Plant genetics

From Wikipedia, the free encyclopedia - View original article

 
Jump to: navigation, search
An image of multiple chromosomes, making up a genome

Plant genetics is a very broad term. There are many facets of genetics in general, and of course there are many facets to plants. The definition of genetics is the branch of biology that deals with heredity, especially the mechanisms of hereditary transmission and the variation of inherited characteristics among similar or related organisms.[1] And the definition of a plant is any of various photosynthetic, eukaryotic, multicellular organisms of the kingdom Plantae characteristically producing embryos, containing chloroplasts, having cell walls which contain cellulose, and lacking the power of locomotion.[2] Although there has been a revolution in the biological sciences in the past twenty years, there is still a great deal that remains to be discovered. The completion of the sequencing of the genomes of rice and some agriculturally and scientifically important plants (for example Physcomitrella patens) has increased the possibilities of plant genetic research immeasurably.

Features of plant biology[edit]

Plant genetics is different from that of animals in a few ways. Like mitochondria, chloroplasts have their own DNA, complicating pedigrees somewhat. Like animals, plants have somatic mutations regularly, but these mutations can contribute to the germ line with ease, since flowers develop at the ends of branches composed of somatic cells. People have known of this for centuries, and mutant branches are called "sports". If the fruit on the sport is economically desirable, a new cultivar may be obtained.

Some plant species are capable of self-fertilization, and some are nearly exclusively self-fertilizers. This means that a plant can be both mother and father to its offspring, a rare occurrence in animals. Scientists and hobbyists attempting to make crosses between different plants must take special measures to prevent the plants from self-fertilizing.

Plants are generally more capable of surviving, and indeed flourishing, as polyploids. Polyploidy, the presence of extra sets of chromosomes, is not usually compatible with life in animals. In plants, polyploid individuals are created frequently by a variety of processes, and once created usually cannot cross back to the parental type. Polyploid individuals, if capable of self-fertilizing, can give rise to a new genetically distinct lineage, which can be the start of a new species. This is often called "instant speciation". Polyploids generally have larger fruit, an economically desirable trait, and many human food crops, including wheat, maize, potatoes, peanuts, [3] strawberries and tobacco, are either accidentally or deliberately created polyploids.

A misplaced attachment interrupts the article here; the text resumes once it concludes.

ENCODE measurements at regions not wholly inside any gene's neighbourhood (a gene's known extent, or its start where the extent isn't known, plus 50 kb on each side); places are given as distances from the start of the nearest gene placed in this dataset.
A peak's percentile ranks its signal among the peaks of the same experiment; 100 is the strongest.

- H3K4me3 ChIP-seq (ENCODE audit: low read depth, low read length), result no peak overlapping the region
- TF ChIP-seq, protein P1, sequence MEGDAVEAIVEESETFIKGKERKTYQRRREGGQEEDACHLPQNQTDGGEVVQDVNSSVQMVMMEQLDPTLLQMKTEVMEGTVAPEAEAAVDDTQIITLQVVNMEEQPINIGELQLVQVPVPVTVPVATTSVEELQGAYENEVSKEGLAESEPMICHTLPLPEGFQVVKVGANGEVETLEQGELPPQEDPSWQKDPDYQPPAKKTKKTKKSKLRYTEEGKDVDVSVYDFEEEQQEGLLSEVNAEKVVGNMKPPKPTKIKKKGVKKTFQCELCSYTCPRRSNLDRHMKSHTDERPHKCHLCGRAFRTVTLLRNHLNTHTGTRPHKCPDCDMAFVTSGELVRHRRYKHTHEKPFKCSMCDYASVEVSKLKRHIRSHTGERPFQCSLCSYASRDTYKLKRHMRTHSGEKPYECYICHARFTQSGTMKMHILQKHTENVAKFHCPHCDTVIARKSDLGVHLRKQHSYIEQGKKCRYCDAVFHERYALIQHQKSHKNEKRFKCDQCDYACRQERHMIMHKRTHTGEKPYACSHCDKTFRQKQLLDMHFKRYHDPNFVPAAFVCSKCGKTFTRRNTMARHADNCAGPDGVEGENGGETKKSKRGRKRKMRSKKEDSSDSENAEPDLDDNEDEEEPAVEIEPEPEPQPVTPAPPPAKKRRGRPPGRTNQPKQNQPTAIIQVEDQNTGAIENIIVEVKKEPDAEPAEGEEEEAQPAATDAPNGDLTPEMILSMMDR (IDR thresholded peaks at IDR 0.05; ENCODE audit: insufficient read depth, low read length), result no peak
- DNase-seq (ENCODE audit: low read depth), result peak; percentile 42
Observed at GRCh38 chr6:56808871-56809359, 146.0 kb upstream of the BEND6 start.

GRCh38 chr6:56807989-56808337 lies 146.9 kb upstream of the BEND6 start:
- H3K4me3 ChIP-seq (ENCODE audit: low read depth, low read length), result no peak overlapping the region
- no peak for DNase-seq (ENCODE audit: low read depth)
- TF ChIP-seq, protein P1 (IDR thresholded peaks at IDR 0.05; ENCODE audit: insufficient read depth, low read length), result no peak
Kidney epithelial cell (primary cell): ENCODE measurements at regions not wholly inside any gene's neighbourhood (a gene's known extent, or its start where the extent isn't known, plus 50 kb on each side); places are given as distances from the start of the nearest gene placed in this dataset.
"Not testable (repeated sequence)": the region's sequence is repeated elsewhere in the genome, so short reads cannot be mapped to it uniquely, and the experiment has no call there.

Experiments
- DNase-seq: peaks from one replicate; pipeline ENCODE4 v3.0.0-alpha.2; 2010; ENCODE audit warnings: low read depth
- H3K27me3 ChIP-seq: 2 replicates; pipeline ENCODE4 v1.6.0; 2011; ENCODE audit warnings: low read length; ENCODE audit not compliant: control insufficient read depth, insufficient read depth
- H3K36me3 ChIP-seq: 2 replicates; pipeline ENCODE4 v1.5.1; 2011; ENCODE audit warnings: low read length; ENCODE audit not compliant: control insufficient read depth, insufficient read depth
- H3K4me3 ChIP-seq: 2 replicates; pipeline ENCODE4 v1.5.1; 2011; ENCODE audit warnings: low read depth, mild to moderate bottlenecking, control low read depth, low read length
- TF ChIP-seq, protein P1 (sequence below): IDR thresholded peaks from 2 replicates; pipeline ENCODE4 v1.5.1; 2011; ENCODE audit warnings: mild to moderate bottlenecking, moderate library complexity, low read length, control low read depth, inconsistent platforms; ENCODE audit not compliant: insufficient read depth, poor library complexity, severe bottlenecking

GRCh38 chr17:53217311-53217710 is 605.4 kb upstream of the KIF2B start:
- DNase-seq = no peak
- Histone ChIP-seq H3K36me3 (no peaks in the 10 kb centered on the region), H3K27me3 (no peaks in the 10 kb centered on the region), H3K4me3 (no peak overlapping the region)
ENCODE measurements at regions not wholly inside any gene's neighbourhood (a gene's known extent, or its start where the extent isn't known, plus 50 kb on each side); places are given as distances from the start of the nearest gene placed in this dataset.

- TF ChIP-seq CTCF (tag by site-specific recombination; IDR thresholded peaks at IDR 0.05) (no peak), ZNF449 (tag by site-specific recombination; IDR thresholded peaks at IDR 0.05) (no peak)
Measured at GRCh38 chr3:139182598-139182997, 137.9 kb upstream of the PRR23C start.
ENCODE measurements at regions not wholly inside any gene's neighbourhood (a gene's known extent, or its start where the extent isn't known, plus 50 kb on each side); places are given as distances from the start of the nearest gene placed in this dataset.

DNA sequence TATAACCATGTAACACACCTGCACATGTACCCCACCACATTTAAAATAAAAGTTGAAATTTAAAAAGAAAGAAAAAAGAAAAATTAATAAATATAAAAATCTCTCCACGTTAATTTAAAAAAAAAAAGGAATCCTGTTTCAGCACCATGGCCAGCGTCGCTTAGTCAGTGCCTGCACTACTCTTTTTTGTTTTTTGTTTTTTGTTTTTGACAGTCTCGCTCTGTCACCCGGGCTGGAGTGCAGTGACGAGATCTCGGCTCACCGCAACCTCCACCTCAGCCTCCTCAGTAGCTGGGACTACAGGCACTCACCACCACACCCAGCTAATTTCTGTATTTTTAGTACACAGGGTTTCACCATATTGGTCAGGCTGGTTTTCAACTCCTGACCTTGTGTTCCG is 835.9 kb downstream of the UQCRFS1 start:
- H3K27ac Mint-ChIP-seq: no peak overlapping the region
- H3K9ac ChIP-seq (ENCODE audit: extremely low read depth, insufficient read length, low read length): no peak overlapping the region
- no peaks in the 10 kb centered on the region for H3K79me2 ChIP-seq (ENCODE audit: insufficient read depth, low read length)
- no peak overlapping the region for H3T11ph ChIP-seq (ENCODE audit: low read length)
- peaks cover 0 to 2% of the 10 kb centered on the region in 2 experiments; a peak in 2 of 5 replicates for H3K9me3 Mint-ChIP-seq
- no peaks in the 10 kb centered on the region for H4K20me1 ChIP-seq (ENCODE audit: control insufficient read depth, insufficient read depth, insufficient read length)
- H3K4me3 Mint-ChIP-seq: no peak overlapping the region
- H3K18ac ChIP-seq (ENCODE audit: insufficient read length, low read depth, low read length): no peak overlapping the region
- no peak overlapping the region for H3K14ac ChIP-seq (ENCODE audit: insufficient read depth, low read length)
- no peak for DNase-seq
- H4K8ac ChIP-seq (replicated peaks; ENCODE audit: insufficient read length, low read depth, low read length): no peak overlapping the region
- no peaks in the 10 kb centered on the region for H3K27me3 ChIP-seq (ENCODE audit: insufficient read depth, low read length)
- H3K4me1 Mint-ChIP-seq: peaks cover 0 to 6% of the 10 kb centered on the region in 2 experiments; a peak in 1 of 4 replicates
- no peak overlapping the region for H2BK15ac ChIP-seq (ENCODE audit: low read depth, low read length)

Hybrids between plant species are easy to create by hand-pollination, and may be more successful on average than hybrids between animal species. Often tens of thousands of offspring from a single cross are raised and tested to obtain a single individual with desired characteristics. People create hybrids for economic and aesthetic reasons, especially with orchids.

DNA[edit]

The structure of part of a DNA double helix

Deoxyribonucleic acid (DNA) is a nucleic acid that contains the genetic instructions used in the development and functioning of all known living organisms and some viruses. The main role of DNA molecules is the long-term storage of information. DNA is often compared to a set of blueprints or a recipe, or a code, since it contains the instructions needed to construct other components of cells, such as proteins and RNA molecules. The DNA segments that carry this genetic information are called genes, but other DNA sequences have structural purposes, or are involved in regulating the use of this genetic information. Geneticists, including plant geneticists, use this sequencing of DNA to their advantage as they splice and delete certain genes and regions of the DNA molecule to produce a different or desired genotype and thus, also producing a different phenotype.

Gregor Mendel[edit]

Gregor Mendel was an Augustinian priest and scientist born on 20 July 1822 in Austria-Hungary and is well known for discovering genetics. He went to the Abbey of St. Thomas in Brno. He is often called the father of genetics for his study of the inheritance of certain traits in pea plants. Mendel showed that the inheritance of these traits follows particular laws, which were later named after him. The significance of Mendel's work was not recognized until the turn of the 20th century. Its rediscovery prompted the foundation of the discipline of genetics allows geneticists today to accurately predict the outcome of such crosses and in determining the phenotypical effects of the crosses. He died on 6 January 1884 from chronic nephritis.

Modern ways to genetically modify plants[edit]

There are two predominant procedures of transforming genes in organisms: the "Gene gun" method and the Agrobacterium method.

"Gene gun" method[edit]